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Iran Seeks Interpol Red Notice on Trump for Soleimani Murder

Trump unilaterally whacked Soleimani on Iraqi soil without the permission of the Iraqi government, violating the terms under which US troops operate in Iraq as well as committing murder against Soleimani and those with him.

Soleimani was certainly murdered. (Photo: Tasnim News Agency / Wikimedia/CC)

Soleimani was certainly murdered. (Photo: Tasnim News Agency / Wikimedia/CC)

Mehr News Service reports that Tehran prosecutor Ali al-Qasi Mehr issued an arrest notice with Interpol on Monday for President Donald Trump and 35 other American officials. The request was for Interpol to issue a “red notice” for an act of murder and terrorism, to wit, the assassination on January 3 of Iranian General Qasem Soleimani at Baghdad International Airport. Soleimani headed the Jerusalem Brigade (external special ops.) of the Iranian Revolutionary Guards Corps, Iran’s national guard.

AFP reports that Interpol cited article 3 of its constitution when asked about the Iranian request, which says, “it is strictly forbidden for the Organisation to undertake any intervention or activities of a political, military, religious or racial character.”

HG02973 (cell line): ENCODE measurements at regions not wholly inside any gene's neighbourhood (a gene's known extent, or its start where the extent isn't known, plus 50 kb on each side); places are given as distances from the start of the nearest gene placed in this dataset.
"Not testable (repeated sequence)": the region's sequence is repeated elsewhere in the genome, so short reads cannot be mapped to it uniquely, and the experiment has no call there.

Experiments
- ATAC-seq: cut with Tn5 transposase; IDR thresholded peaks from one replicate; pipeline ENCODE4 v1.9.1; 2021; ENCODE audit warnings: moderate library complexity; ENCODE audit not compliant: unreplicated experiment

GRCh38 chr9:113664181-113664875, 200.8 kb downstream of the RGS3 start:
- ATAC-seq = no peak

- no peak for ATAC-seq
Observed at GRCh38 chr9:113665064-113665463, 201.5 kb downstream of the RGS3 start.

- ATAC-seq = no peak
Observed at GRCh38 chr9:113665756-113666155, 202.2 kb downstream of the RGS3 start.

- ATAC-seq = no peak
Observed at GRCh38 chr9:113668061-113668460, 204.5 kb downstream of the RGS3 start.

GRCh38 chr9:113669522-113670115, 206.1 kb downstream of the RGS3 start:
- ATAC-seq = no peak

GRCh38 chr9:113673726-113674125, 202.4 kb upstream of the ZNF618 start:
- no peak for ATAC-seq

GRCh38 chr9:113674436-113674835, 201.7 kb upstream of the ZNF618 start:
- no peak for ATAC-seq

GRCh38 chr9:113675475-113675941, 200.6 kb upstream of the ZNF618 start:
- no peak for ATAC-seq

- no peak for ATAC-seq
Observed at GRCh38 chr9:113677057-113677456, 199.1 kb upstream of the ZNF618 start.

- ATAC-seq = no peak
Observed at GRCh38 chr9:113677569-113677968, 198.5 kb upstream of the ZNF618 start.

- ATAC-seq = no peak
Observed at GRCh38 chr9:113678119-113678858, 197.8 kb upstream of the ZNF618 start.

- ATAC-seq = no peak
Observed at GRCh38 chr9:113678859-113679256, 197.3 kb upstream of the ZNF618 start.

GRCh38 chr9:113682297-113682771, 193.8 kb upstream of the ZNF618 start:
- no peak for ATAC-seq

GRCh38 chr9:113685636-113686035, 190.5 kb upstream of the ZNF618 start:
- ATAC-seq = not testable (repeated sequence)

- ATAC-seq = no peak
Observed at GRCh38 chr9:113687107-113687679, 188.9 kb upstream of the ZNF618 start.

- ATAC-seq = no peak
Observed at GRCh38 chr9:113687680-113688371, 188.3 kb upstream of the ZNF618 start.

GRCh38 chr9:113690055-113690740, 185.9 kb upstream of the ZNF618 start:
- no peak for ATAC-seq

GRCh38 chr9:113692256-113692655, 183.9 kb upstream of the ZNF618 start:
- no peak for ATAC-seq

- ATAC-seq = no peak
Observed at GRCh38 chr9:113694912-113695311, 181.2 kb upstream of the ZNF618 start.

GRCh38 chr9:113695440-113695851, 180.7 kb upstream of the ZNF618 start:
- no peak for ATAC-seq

The Interpol response highlights the subjective character of international law. Soleimani was certainly murdered. He had just arrived in Baghdad, Iraq, on a civilian airliner and checked through the Iraqi visa process with a diplomatic passport. Then Iraqi Prime Minister Adel Abdulmahdi told parliament that he had invited Soleimani to Baghdad in a mediation effort between Tehran and Riyadh to reduce Iran-Saudi tensions.

Trump announced that Soleimani had been coming to Iraq to kill Americans, an allegation that Abdulmahdi denied and for which there is no evidence at all. The Department of Defense account of the operation did not make that claim, demonstrating that it is a lie (one of Trump’s 20,000).

CNN’s Wolf Blitzer, who began his career as a flack for the American Israel Public Affairs Committee, breathlessly announced in support of Trump’s act of murder that Soleimani had “killed millions.” I’d like to see him substantiate that allegation. When, where?

Which is not to say that Soleimani is not responsible for many deaths. These include Baathist Iraqi troops who invaded and occupied part of Iran in 1980 and who went on fighting Iran until 1988. Since Iraq invaded Iran and tried to steal its oil-rich province, I’m not sure you can hold those deaths against Soleimani.

He also played a role in the 1990s with Lebanon’s Hizbullah in ending the Israeli occupation of 10% of Lebanese territory. Resistance against occupation is recognized in international law.

He coordinated Iraqi Shiite militias in their fight against al-Qaeda and then ISIL from 2003 through 2018. Some of them killed some US troops, though most such US service personnel in Iraq were killed by Sunni Arab groups. Others were killed by Muqtada al-Sadr’s Mahdi Army, which was one of the militias that disliked Iran and which Soleimani did not run. That is, the vast majority of those killed in Iraq whose deaths could in some way be laid at the feet of Soleimani were Sunni Arab Baathists or religious extremists.

Murder, pure and simple. But the US press and politicians for the most part would not use that word.